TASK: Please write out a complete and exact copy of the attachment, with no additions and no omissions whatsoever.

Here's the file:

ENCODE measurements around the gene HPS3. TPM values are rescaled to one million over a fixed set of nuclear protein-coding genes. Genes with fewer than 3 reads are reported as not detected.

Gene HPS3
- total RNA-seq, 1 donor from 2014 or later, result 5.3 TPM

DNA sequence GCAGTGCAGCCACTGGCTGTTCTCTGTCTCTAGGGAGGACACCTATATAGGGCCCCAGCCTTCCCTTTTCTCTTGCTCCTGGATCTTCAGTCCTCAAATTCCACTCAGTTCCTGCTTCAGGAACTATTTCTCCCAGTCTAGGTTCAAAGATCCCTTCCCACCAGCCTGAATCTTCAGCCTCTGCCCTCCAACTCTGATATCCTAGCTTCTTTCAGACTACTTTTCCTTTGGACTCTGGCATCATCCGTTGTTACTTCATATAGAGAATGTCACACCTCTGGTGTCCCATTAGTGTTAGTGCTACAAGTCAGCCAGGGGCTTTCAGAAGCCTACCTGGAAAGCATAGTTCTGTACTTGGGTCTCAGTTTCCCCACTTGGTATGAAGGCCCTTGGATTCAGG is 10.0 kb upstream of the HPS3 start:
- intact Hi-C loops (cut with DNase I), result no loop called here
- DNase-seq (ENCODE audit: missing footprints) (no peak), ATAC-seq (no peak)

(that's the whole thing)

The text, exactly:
ENCODE measurements around the gene HPS3. TPM values are rescaled to one million over a fixed set of nuclear protein-coding genes. Genes with fewer than 3 reads are reported as not detected.

Gene HPS3
- total RNA-seq, 1 donor from 2014 or later, result 5.3 TPM

DNA sequence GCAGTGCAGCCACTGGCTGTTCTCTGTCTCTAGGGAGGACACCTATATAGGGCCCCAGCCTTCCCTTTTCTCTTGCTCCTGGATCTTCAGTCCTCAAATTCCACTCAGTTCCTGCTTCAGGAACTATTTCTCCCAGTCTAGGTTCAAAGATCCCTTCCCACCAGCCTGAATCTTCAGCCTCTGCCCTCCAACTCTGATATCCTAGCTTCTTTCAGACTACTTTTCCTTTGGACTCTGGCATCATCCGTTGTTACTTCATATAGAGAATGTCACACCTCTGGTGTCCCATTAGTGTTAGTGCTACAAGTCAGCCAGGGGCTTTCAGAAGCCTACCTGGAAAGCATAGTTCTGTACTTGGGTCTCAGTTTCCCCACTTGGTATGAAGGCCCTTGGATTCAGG is 10.0 kb upstream of the HPS3 start:
- intact Hi-C loops (cut with DNase I), result no loop called here
- DNase-seq (ENCODE audit: missing footprints) (no peak), ATAC-seq (no peak)